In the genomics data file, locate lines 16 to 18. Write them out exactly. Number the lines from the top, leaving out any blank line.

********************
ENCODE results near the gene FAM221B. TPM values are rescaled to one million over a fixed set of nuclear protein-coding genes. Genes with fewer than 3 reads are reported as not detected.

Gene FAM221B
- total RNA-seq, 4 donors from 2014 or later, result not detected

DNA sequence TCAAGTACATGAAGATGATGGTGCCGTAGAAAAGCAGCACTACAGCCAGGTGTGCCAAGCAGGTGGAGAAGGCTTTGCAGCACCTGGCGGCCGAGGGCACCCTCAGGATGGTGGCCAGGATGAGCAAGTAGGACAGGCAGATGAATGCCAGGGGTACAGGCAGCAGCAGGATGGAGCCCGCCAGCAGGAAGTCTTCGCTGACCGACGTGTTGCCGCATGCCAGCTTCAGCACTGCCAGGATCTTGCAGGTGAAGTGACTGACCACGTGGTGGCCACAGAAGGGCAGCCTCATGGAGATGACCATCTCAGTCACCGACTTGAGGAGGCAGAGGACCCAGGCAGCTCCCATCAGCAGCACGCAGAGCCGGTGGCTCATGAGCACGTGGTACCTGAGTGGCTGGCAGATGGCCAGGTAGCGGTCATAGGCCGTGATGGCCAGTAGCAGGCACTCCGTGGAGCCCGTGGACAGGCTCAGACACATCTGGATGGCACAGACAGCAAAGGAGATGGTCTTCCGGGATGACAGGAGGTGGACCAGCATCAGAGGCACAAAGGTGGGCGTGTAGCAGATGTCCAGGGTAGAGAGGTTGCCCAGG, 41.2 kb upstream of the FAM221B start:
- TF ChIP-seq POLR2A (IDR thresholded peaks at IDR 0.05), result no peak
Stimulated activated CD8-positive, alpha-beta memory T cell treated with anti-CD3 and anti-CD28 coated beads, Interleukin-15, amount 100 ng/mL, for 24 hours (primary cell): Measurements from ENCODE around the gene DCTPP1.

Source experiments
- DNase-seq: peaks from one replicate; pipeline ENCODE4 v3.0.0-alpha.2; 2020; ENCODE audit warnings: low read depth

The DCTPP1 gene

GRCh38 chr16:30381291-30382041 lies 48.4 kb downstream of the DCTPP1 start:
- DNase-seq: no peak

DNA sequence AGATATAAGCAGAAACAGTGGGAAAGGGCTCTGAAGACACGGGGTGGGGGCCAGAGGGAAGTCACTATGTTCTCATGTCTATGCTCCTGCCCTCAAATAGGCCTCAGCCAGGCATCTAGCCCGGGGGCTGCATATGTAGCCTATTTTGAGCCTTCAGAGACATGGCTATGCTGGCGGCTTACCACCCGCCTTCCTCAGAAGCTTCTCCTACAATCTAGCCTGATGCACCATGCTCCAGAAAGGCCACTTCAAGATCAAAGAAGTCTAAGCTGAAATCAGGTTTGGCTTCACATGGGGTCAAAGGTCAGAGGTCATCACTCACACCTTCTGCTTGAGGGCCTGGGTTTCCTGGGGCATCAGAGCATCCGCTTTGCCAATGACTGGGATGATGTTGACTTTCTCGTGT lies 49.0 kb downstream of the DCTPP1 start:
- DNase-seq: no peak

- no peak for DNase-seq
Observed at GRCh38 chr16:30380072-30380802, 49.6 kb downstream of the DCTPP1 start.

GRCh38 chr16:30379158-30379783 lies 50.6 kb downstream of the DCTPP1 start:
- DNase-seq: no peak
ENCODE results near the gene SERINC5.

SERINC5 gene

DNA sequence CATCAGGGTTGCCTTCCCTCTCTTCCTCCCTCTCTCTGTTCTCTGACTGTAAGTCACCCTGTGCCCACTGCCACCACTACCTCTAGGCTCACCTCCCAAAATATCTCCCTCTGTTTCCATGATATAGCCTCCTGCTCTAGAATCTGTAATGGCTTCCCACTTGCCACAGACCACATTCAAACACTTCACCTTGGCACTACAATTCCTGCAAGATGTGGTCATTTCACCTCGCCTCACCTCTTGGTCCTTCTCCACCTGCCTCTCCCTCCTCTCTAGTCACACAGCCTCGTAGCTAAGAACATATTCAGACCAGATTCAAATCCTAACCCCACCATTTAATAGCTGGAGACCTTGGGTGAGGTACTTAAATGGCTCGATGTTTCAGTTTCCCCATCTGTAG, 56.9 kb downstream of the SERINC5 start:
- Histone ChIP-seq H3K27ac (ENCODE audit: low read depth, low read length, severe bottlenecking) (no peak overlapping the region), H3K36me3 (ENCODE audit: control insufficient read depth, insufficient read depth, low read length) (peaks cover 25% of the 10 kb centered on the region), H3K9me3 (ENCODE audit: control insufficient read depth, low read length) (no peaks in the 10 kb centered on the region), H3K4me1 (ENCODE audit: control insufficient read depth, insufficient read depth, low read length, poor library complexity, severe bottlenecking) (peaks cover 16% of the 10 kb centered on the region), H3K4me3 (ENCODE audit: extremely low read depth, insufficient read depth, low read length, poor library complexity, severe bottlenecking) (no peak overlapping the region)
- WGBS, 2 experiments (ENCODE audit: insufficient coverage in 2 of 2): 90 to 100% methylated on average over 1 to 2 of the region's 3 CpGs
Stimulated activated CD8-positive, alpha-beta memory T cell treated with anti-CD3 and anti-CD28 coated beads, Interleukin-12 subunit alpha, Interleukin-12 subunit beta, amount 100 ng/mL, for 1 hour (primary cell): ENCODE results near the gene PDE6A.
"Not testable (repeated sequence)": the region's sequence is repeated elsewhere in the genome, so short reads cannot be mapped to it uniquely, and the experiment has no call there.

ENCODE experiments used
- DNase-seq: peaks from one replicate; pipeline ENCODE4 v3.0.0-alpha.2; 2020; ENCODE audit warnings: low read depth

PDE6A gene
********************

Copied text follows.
GRCh38 chr16:30379158-30379783 lies 50.6 kb downstream of the DCTPP1 start:
- DNase-seq: no peak
ENCODE results near the gene SERINC5.